Put together on an extremely short timeline, the inaugural Mzansi Super League was not without its glitches but was nevertheless groundbreaking. As Cricket South Africa chief executive Thabang Moroe put it: "It's a plane that took off without wings, it managed to fly, and now it's landed safely."
CSA had a couple of months to pull the first season off, and they now have a year to prepare for the next one. Below are five of the talking points from the first MSL, and hints of where it could go from here.
Audiences were both better and worse than expected
That sounds confusing, but hear me out. Attendances at the grounds themselves tended to be between 4000 and 7000, which can make big stadiums like the Wanderers - at 34000 capacity - seem very empty. Even for the final, at the beginning of the school holidays on a beautiful summer day, only 11000 people turned up at the 25000 capacity Newlands. Those numbers point to a disinterest in the league from the traditional cricket-watching public, but the television numbers suggest a different picture. As many as 3.4 million people tuned in to SABC to watch the opening weekend of the league, and according to CSA, the average television audience per game was 1.6 million in South Africa. So there is an audience, but it's not the traditional one, and thanks to the legacy of spatial apartheid in South Africa, it's an audience that tends to live disproportionately far from cricket grounds which, apart from Boland Park, are in the wealthier, central urban areas.
As Cape Town Blitz coach Ashwell Prince pointed out on Twitter, even if entry to games was free, hurdles remain for the majority of South Africans. "The challenges that face a family of four or five, who doesn't own a car, just to be able to get to the ground that is most definitely not situated in their neighbourhoods/townships is a major major challenge", Prince wrote, adding "don't mistake empty seats with a lack of interest". In future, Cricket South Africa could look to partner with bus or transport companies to help overcome this challenge and subsidise transport to and from grounds.
AB ain't what he used to be
It's obviously way too soon to call time on AB de Villiers' greatness, but for a player with a reputation for being able to score in a 360-degree arc anywhere around the ground, the greatest innovation he brought to the league was that of communicating with his coach Mark Boucher via walkie-talkie in an early game - something that Hansie Cronje and Bob Woolmer tried 20 years ago. De Villiers' availability from the very beginning of the tournament, when many other teams were still missing their Protea stars, should have given Tshwane Spartans an advantage, but aside from his fifty in Spartans' first game and 93 not out in their last, de Villiers looked a little stale with the bat.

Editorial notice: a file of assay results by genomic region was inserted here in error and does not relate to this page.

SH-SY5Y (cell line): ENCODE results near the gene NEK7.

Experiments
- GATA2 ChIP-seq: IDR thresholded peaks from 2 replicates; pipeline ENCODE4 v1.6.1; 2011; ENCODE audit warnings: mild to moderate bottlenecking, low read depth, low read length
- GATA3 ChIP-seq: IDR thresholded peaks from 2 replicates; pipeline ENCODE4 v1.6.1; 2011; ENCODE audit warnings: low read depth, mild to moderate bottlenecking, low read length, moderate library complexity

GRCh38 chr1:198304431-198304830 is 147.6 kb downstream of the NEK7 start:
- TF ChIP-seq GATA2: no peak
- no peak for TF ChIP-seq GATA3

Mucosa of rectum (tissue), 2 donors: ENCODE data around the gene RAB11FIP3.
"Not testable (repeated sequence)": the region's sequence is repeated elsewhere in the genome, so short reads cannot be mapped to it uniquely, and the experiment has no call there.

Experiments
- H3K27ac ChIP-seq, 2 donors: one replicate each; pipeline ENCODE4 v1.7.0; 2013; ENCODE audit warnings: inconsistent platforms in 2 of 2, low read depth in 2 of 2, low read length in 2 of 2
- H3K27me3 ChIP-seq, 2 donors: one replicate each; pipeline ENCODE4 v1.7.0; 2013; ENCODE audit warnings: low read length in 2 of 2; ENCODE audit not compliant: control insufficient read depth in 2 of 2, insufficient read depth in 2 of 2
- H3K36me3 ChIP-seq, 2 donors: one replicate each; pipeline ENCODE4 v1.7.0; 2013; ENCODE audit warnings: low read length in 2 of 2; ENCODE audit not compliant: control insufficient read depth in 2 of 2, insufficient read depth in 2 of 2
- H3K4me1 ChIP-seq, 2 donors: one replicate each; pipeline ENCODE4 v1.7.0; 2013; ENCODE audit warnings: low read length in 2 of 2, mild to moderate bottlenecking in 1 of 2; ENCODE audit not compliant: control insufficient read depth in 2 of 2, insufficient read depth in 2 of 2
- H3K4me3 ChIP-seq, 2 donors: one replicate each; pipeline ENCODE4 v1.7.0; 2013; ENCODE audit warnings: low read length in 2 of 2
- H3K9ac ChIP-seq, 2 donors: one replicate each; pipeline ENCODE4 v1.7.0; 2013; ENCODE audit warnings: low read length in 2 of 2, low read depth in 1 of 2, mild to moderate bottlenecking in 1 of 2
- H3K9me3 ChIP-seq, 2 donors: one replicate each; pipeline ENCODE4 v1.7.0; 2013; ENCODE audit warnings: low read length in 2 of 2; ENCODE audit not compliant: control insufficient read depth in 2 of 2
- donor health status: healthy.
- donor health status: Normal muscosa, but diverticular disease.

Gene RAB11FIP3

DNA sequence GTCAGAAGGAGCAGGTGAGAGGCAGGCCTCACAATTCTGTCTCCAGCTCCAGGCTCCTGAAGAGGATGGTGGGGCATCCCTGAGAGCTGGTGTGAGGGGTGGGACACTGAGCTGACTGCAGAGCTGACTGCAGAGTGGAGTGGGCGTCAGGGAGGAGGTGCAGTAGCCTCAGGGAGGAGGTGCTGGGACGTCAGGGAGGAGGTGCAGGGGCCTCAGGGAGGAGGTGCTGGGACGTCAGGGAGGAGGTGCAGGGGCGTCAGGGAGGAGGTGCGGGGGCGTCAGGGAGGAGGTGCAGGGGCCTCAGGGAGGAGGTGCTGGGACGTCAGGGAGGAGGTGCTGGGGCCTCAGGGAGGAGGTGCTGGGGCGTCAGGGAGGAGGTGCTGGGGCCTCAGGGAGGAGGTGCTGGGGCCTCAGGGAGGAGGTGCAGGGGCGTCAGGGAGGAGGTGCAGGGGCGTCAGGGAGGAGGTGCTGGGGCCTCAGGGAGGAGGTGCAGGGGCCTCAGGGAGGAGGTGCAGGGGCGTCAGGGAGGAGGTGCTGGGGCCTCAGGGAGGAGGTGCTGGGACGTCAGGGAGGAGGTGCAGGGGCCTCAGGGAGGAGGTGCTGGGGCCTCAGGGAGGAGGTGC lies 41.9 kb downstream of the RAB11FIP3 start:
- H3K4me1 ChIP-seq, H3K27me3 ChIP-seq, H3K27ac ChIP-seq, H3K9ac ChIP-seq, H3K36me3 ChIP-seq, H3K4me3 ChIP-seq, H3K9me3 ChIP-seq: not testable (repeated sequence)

He wasn't the only one. Hashim Amla also looked horribly out of sorts, though he may still have been struggling to recover fully from the finger injury that he picked up in the Caribbean Premier League. Fortunately, there was talent brightly shining elsewhere to light up the tournament despite the fading senior statesmen. And don't discount a de Villiers comeback next season: he clearly has unfinished business.
There's talent on the fringes
Rassie van der Dussen picked up the best batsman award for his table-topping 469 runs at 58.62, at a strike rate of 138.75. He was remarkably consistent, scoring four fifties, and also displayed a particular nous for reading situations and pacing his innings accordingly. Elsewhere, Duanne Olivier was effective on a variety of pitches and conditions, leading with 20 wickets from 10 matches, while Spartans seamer Lutho Sipamla shone as a strike bowler both at the top of the innings and at the death with 16 wickets, showing a knack for knocking over big names in the opposition. Van der Dussen and Olivier have already played for South Africa, and Sipamla may well do so soon.
Then there is the story of seam-bowling allrounder Nono Pongolo, who was originally picked only as a backup option but ended up playing a key role in Jozi Stars' title-winning campaign.
Pongolo missed practice ahead of Stars' opening game against Nelson Mandela Bay Giants with a side strain, and it seemed he could spend the rest of the tournament in the commentary box as he'd bagged a gig with the tournament broadcasters SABC. Then, everything changed.